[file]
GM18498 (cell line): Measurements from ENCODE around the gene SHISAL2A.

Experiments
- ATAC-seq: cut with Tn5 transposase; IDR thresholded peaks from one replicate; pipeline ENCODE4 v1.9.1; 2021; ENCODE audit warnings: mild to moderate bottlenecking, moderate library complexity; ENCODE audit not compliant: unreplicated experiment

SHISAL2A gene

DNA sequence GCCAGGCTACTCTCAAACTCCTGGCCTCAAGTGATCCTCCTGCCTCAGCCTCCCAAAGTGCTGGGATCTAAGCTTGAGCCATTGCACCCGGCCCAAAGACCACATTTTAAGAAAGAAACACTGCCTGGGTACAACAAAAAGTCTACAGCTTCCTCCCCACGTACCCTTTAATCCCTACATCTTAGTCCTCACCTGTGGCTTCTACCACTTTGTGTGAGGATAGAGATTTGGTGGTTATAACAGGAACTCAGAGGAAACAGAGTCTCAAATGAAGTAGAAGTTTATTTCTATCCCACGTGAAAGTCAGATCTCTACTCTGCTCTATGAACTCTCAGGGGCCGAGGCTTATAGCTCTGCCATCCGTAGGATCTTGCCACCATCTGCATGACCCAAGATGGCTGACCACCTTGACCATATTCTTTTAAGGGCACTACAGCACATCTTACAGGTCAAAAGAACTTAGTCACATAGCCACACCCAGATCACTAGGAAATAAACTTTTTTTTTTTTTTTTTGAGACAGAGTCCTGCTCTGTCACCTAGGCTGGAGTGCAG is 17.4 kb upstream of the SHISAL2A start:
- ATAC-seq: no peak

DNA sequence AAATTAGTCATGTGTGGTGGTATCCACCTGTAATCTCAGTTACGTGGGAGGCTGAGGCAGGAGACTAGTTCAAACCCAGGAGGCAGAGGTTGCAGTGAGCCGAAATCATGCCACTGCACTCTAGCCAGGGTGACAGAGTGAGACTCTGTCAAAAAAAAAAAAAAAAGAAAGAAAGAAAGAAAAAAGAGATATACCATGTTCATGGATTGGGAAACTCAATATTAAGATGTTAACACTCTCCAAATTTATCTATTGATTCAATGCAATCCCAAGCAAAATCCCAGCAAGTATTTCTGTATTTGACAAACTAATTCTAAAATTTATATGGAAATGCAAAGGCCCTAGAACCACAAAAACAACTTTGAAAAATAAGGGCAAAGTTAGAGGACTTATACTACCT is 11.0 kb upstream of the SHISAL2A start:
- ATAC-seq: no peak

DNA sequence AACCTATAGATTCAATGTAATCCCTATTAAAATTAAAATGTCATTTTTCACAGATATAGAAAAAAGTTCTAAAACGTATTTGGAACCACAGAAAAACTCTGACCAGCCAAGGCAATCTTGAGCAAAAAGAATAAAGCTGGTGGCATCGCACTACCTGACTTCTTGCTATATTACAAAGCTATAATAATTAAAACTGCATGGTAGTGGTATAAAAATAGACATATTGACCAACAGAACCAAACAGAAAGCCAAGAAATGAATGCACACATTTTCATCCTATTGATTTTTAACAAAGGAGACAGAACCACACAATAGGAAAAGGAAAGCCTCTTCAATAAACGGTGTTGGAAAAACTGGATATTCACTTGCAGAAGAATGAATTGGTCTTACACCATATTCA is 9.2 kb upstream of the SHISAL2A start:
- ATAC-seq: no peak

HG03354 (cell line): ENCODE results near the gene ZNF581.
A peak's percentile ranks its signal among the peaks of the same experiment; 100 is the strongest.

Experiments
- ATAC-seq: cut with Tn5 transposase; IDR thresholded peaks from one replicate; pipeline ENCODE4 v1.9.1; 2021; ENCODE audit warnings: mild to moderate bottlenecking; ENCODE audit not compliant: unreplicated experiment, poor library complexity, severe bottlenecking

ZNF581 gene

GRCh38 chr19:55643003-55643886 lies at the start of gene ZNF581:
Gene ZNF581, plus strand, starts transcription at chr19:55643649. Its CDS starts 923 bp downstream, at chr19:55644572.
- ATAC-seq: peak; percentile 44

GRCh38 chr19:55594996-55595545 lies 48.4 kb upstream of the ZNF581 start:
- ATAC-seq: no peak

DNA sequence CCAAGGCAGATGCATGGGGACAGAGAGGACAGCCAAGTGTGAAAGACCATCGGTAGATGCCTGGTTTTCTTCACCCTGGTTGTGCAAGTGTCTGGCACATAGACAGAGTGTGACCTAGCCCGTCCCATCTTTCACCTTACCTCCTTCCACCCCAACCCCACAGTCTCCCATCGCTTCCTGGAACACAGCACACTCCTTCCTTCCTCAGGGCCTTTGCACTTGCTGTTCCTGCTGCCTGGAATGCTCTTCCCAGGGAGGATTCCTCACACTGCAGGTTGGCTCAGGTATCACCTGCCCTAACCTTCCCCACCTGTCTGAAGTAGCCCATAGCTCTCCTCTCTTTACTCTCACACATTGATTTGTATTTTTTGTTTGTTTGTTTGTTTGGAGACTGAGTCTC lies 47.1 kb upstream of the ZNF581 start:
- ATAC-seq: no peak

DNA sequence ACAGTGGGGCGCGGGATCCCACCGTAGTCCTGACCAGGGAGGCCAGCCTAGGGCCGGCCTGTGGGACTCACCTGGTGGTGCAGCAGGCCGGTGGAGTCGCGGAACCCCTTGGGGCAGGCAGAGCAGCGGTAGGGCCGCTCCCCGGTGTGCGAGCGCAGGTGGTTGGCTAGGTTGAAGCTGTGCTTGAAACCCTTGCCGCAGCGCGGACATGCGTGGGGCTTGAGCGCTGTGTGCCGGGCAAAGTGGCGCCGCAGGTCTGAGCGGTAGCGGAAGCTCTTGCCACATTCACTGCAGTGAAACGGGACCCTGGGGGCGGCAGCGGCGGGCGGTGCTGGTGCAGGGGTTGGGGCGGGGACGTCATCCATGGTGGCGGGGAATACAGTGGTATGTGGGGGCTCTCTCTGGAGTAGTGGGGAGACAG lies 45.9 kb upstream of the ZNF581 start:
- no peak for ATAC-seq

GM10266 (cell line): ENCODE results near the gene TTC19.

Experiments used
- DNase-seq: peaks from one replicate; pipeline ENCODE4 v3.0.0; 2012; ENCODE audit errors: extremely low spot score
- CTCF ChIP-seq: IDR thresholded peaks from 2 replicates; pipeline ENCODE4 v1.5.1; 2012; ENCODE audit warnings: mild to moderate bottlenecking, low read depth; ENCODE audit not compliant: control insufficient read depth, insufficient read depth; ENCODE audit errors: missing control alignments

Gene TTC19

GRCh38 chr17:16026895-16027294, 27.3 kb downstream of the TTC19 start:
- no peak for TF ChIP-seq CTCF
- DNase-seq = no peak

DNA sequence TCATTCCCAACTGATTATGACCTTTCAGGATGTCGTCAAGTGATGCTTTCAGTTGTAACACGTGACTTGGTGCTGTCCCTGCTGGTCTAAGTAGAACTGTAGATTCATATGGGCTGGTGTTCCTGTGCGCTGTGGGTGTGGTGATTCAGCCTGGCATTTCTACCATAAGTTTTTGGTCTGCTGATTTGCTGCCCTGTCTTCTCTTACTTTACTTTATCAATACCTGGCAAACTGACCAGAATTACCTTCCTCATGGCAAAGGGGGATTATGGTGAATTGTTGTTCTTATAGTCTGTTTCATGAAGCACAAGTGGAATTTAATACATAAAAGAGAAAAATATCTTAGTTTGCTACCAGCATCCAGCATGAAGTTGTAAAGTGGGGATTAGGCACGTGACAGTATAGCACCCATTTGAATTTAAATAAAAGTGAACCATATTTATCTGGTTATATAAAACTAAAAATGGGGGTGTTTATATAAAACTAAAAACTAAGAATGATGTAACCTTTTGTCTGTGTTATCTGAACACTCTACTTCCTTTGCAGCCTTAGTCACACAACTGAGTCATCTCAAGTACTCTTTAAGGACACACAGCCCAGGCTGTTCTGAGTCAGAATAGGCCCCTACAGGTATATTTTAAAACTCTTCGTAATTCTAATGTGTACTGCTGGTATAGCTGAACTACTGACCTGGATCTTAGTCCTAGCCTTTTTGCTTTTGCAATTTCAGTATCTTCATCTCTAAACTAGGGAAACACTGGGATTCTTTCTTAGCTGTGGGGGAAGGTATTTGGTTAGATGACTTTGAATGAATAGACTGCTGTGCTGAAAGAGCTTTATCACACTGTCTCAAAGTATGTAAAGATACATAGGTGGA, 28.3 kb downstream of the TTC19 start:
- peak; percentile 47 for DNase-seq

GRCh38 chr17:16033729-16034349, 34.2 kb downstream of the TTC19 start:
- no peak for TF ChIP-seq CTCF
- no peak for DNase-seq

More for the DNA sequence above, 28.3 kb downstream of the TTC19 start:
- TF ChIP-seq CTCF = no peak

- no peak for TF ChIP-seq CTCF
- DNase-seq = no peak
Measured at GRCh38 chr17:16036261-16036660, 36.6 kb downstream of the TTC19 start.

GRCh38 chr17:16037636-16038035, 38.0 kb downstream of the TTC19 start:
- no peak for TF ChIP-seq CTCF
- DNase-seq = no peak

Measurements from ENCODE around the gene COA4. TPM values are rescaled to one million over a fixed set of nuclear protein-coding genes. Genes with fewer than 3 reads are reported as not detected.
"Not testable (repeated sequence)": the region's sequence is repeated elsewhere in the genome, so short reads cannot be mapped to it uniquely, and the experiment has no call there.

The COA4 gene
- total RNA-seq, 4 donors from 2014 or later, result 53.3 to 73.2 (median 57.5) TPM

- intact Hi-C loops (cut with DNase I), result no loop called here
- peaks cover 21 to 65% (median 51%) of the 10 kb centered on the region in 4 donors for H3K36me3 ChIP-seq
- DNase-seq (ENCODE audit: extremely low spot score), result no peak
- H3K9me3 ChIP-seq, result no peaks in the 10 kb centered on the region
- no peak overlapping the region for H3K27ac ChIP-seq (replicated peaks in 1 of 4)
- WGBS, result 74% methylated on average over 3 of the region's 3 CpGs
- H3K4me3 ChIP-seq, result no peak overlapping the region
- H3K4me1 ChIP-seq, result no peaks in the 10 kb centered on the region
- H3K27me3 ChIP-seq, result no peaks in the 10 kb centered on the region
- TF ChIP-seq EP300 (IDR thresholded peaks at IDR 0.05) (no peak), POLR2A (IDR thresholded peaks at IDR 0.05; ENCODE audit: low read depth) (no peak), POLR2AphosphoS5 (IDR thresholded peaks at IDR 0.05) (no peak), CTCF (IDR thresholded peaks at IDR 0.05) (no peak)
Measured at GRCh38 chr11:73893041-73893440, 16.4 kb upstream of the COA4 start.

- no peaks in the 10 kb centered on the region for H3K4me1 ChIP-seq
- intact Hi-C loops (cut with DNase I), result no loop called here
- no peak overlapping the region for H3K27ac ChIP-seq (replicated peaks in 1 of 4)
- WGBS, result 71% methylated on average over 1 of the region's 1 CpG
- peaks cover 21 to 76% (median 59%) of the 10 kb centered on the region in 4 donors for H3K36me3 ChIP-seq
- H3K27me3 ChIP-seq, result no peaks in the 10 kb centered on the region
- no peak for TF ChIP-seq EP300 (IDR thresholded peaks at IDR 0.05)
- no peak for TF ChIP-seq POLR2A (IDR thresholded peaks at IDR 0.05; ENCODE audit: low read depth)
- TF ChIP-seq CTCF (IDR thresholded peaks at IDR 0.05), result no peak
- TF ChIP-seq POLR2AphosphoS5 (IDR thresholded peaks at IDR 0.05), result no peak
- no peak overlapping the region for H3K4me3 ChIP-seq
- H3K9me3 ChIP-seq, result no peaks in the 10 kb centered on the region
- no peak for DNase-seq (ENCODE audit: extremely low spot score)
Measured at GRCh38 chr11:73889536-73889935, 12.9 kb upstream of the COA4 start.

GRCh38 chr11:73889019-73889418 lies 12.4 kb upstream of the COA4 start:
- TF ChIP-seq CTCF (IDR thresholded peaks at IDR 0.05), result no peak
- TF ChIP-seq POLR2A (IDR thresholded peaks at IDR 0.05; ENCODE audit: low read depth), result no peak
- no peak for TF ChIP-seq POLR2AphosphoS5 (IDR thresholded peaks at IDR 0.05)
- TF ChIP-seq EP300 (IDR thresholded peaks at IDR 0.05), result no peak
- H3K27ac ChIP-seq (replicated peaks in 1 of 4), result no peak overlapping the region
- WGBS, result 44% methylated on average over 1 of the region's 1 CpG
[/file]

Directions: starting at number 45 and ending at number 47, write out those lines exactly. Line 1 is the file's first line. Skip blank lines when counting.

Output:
- DNase-seq = no peak

Measurements from ENCODE around the gene COA4. TPM values are rescaled to one million over a fixed set of nuclear protein-coding genes. Genes with fewer than 3 reads are reported as not detected.
"Not testable (repeated sequence)": the region's sequence is repeated elsewhere in the genome, so short reads cannot be mapped to it uniquely, and the experiment has no call there.